The Social Impact of ICT
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The Social Impact of ICT

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Understand the positive impacts of technology & communications and the downsides also

Understand the positive impacts of technology & communications and the downsides also

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The Social Impact of ICT The Social Impact of ICT Presentation Transcript

  • The Social Impact of Information and Communication Technology Sudhendu Bali 4 August, 2010 Guest Faculty University Institute of Applied Management Sciences, Panjab University, Chandigarh
    • Explain the benefits and drawbacks of the use of information and communication technology in:
      • manufacturing,
      • industry,
      • commerce,
      • medicine,
      • the home,
      • education
      • tele-working.
  • Computers and Employment
    • Has machinery displaced workers?
      • Steam engine turbines – Industrial revolution.
      • Factory workers and robotics.
    • Have computers replaced workers?
    • Have more jobs have been created by the new technology (computerisation)?
    • What has happened to clerical workers over the last 20 years? Have their skills changed ?
  • More jobs : Computer manufacturers, delivery drivers, call centre employees, etc. Skills : Constant retraining needed More flexibility : No longer jobs for life Working patterns : More flexible employment/working, more part time working Telecommuting : Working from home Jobs New jobs : Programmers, web designers, ICT teachers, etc. Fewer jobs : Filing clerks, shop workers, postal workers; manual/repetitive jobs replaced
  • The Changing Nature of Employment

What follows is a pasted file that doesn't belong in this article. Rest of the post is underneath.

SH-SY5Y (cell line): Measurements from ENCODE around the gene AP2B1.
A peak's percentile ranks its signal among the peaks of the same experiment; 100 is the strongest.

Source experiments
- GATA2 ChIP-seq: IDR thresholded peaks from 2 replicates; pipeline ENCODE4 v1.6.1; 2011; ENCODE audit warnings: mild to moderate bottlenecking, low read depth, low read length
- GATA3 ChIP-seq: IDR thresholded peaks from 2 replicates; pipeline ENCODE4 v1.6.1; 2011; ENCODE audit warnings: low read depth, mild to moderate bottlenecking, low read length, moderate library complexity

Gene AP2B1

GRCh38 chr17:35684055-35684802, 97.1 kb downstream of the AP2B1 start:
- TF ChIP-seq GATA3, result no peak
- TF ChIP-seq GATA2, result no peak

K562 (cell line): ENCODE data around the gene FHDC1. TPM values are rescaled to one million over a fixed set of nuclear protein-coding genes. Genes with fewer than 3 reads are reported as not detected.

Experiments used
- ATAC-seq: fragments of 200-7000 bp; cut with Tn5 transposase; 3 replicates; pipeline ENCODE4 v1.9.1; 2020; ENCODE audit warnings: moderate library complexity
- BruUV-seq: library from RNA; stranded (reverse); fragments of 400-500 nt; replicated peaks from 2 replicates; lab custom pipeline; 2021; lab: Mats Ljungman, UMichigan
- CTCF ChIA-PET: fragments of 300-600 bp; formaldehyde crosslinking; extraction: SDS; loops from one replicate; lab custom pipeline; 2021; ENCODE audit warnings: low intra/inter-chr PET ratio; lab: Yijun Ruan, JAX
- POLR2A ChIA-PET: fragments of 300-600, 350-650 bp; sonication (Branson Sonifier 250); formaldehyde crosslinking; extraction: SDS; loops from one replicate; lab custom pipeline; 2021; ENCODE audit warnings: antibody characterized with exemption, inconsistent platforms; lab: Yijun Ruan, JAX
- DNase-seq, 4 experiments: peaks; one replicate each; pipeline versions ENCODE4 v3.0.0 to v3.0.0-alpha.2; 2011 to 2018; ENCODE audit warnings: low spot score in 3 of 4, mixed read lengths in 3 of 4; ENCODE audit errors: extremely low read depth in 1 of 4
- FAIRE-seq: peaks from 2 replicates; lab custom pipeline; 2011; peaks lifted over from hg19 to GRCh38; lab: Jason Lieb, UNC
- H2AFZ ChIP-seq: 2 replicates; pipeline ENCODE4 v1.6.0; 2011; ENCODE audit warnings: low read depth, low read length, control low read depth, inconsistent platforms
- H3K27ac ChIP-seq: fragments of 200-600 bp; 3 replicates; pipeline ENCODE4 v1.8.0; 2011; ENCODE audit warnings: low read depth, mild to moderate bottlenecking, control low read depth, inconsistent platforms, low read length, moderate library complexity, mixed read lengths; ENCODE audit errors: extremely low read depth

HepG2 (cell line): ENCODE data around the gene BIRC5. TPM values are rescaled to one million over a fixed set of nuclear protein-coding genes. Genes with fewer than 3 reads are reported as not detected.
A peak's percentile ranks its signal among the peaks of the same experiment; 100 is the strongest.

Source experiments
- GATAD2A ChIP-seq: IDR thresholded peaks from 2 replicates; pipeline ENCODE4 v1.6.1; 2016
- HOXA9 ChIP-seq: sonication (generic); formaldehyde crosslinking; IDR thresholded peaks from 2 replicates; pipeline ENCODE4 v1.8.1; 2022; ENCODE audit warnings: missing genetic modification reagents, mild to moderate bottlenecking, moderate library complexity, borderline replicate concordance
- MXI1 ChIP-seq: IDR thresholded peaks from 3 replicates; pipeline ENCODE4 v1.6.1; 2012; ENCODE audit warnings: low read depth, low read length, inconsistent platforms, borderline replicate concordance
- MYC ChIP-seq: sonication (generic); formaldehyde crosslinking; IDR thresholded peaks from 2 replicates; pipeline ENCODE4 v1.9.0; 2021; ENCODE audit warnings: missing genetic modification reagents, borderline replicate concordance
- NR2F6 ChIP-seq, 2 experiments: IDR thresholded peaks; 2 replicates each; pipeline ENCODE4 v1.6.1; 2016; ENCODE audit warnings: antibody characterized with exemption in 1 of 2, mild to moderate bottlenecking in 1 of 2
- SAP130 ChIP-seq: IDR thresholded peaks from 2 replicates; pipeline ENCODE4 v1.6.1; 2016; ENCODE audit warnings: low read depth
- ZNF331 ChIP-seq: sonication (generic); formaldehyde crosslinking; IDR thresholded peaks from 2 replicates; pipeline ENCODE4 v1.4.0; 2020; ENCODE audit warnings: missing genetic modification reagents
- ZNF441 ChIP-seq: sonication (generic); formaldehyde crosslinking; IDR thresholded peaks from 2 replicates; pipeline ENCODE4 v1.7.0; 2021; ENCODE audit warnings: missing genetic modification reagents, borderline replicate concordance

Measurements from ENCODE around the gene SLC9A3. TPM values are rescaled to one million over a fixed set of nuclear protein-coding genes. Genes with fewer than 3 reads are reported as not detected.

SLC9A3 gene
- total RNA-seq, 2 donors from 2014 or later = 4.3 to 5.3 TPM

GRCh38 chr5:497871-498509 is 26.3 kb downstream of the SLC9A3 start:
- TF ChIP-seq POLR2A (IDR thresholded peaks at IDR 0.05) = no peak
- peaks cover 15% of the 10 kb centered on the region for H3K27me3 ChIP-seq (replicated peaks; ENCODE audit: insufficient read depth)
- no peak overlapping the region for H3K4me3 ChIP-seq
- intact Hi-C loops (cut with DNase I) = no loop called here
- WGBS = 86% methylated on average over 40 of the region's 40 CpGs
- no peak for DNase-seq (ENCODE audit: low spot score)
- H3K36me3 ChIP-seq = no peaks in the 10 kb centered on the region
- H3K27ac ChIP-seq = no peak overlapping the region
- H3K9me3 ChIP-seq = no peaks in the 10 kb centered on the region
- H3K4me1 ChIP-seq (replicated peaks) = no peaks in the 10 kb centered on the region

• What has happened to the Farm and Factory workers?
    • What are the Service industries?
    • How do computers assist employment in the Service industry?
      • Consider: banking, travel, supermarket etc.
    • Has computerisation given greater job satisfaction?
      • Consider: engineering, architecture, accounting etc.
  • Changing Locations of Work
    • Where did the population move from/to during the Industrial revolution?
    • With Communications technology is this being reversed?
    • Where does data processing need to be done, in the office or at the end of a ‘phone line?
      • Consider Telecom and Airline and Banking using call centres, where are these centres?
  • Tele-working
    • What is Tele-working?
    • What are the benefits of Tele-working?
      • Consider: environment, commuting, working hours, commitments, space saving, team-working in a network.
    • What are the problems with Tele-working?
      • Consider: management, organisational loyalty, social isolation, separation of work with leisure time.
    • Would you do any form of Tele-working?
      • Consider doing school-work at home and e-mailing it to your teacher.